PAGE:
7. ^ Includes both application tests and research tests at NTS.
  8. ^ When a test yield reads "< number kt" (like "< 20 kt") this total scores the yield as half the stated maximum, i.e., 10 kt in this example.
  9. ^ Includes the test device left behind in Semipalatinsk and 11 apparent failures not in the official list, but included in list in reference following:[7]
  10. ^ 124 applications tests and 32 research tests which helped design better PNE charges.
  11. ^ Includes the 43 Vixen tests, which were safety tests.
  12. ^ Including 5 Pollen plutonium dispersal tests near at Adrar Tikertine near In Ekker, and two possible safety tests in 1978, listed in reference following:[8]
  13. ^ Four of the tests at In Ekker were the focus of attention at APEX (Application pacifique des expérimentations nucléaires). They gave the tests different names, causing some confusion.
  14. ^ Includes one test destroyed before detonation by a failed parachute, and two which are unlisted in most sources, but are listed in the reference following:[6]
  15. ^ Indira Gandhi, in her capacity as India's Minister of Atomic Energy at the time, declared the Smiling Buddha test to have been a test for the peaceful uses of atomic power.
  16. ^ There is some uncertainty as to exactly how many bombs were exploded in each of Pakistan's tests. It could be as low as three altogether or as high as six.

Known tests


In the following subsections, a selection of significant tests (by no means exhaustive) is listed, representative of the testing effort in each nuclear country.

United States


The standard official list of tests for American devices is arguably the United States Department of Energy DoE-209 document.[5] The United States conducted around 1,054 nuclear tests (by official count) between 1945 and 1992, including 216 atmospheric, underwater, and space tests.[9] Some significant tests conducted by the United States include:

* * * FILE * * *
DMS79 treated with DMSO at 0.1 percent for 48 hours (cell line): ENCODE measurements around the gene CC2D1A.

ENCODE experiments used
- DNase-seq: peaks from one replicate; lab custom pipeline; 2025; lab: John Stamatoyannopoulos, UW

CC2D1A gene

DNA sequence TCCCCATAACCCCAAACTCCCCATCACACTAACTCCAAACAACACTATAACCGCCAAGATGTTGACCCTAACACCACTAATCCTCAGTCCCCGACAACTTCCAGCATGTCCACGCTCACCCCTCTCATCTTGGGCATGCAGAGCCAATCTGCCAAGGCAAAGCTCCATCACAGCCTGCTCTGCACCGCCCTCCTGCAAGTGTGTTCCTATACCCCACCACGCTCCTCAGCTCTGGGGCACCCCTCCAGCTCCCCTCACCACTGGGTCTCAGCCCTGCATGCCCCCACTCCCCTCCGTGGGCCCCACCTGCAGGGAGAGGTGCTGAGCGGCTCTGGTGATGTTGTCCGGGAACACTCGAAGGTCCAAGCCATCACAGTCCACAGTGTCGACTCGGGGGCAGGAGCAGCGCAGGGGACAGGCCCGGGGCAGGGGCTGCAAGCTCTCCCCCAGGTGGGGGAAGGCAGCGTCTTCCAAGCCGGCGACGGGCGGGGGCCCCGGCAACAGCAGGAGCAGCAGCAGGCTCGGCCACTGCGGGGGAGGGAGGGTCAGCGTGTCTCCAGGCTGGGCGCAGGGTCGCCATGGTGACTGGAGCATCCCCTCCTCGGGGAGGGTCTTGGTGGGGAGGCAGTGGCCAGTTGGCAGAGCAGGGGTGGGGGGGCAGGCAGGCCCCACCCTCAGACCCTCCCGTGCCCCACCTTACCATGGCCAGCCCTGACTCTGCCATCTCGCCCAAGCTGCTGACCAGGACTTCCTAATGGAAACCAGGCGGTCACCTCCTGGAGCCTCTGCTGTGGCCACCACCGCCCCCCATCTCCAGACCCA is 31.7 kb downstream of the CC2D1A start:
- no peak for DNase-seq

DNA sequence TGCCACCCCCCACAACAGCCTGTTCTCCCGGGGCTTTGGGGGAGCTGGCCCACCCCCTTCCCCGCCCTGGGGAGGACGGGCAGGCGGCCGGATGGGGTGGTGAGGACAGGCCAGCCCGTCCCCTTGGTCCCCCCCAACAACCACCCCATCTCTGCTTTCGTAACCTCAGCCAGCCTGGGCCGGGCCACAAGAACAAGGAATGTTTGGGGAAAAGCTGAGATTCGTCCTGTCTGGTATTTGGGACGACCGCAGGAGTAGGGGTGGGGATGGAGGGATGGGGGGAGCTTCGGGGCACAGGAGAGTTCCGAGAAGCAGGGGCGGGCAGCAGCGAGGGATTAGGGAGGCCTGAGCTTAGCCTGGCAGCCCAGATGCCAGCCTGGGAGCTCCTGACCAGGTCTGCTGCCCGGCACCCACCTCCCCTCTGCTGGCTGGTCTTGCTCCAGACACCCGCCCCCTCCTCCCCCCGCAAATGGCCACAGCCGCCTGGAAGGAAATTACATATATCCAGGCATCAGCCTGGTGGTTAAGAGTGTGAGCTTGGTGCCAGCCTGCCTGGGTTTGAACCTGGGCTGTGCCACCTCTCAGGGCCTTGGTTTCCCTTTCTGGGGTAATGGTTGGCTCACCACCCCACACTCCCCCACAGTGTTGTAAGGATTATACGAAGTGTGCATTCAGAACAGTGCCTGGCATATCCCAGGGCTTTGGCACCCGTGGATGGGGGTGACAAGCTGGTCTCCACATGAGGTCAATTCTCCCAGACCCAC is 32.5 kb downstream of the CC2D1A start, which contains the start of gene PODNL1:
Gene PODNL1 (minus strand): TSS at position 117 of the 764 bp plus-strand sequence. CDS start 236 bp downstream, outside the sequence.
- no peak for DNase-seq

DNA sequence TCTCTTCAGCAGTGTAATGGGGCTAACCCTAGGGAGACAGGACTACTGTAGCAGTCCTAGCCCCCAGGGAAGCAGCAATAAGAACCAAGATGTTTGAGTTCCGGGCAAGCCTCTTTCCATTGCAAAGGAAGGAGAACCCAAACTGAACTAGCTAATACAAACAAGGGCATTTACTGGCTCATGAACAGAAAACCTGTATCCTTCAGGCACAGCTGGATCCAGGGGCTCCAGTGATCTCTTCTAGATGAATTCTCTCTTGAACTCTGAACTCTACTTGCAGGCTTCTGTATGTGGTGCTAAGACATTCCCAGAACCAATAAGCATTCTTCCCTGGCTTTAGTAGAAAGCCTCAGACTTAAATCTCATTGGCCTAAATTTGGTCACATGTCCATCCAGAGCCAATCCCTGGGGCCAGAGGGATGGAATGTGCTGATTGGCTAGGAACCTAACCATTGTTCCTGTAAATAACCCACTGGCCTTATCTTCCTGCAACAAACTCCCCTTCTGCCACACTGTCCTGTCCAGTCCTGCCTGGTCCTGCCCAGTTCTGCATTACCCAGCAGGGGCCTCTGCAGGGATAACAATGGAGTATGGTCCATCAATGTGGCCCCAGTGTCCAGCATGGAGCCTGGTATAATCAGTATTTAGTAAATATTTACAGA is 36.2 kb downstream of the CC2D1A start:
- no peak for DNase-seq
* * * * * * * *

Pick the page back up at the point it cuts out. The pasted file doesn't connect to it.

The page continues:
Shot "Baker" of Operation Crossroads (1946) was the first underwater nuclear explosion.
  • The Trinity test on 16 July 1945, near Socorro, New Mexico, was the first-ever test of a nuclear weapon (yield of around 20 kilotons).
  • The Operation Crossroads series in July 1946, at Bikini Atoll in the Marshall Islands, was the first postwar test series and one of the largest military operations in U.S. history.
  • The Operation Greenhouse shots of May 1951, at Enewetak Atoll in the Marshall Islands, included the first boosted fission weapon test (named Item) and a scientific test (named George) which proved the feasibility of thermonuclear weapons.
  • The Ivy Mike shot of 1 November 1952, at Enewetak Atoll, was the first full test of a Teller-Ulam design staged hydrogen bomb, with a yield of 10 megatons. This was not a deployable weapon. With its full cryogenic equipment it weighed about 82 tons. [citation needed]
  • The Castle Bravo shot of 1 March 1954, at Bikini Atoll, was the first test of a deployable (solid fuel) thermonuclear weapon, and also (accidentally)[citation needed] the largest weapon ever tested by the United States (15 megatons). It was also the single largest U.S. radiological accident in connection with nuclear testing.[citation needed] The unanticipated yield, and a change in the weather, resulted in nuclear fallout spreading eastward onto the inhabited Rongelap and Rongerik atolls, which were soon evacuated.[citation needed] Many of the Marshall Islands natives have since suffered from birth defects and have received some compensation from the federal government of the United States.[citation needed] A Japanese fishing boat, the Daigo Fukuryū Maru, also came into contact with the fallout, which caused many of the crew to grow ill; one eventually died. The crew's exposure was referenced in the film Godzilla as a criticism of American nuclear tests in the Pacific.[citation needed]
  • The Operation Plumbbob series of May - October 1957 is considered the biggest, longest, and most controversial test series that occurred within the continental United States. Rainier Mesa, Frenchman Flat, and Yucca Flat were all used for the 29 different atmospheric explosions.[10]
  • Shot Argus I of Operation Argus, on 27 August 1958, was the first detonation of a nuclear weapon in outer space when a 1.7-kiloton warhead was detonated at 200 kilometers altitude over the South Atlantic Ocean during a series of high-altitude nuclear explosions.
  • Shot Frigate Bird of Operation Dominic on 6 May 1962, was the only U.S. test of an operational ballistic missile with a live nuclear warhead (yield of 600 kilotons), at Johnston Atoll in the Pacific. In general, missile systems were tested without live warheads and warheads were tested separately for safety concerns. In the early 1960s there were mounting questions about how the systems would behave under combat conditions (when they were mated, in military parlance), and this test was meant to dispel these concerns. However, the warhead had to be somewhat modified before its use, and the missile was only a SLBM (and not an ICBM), so by itself, it did not satisfy all concerns.[11]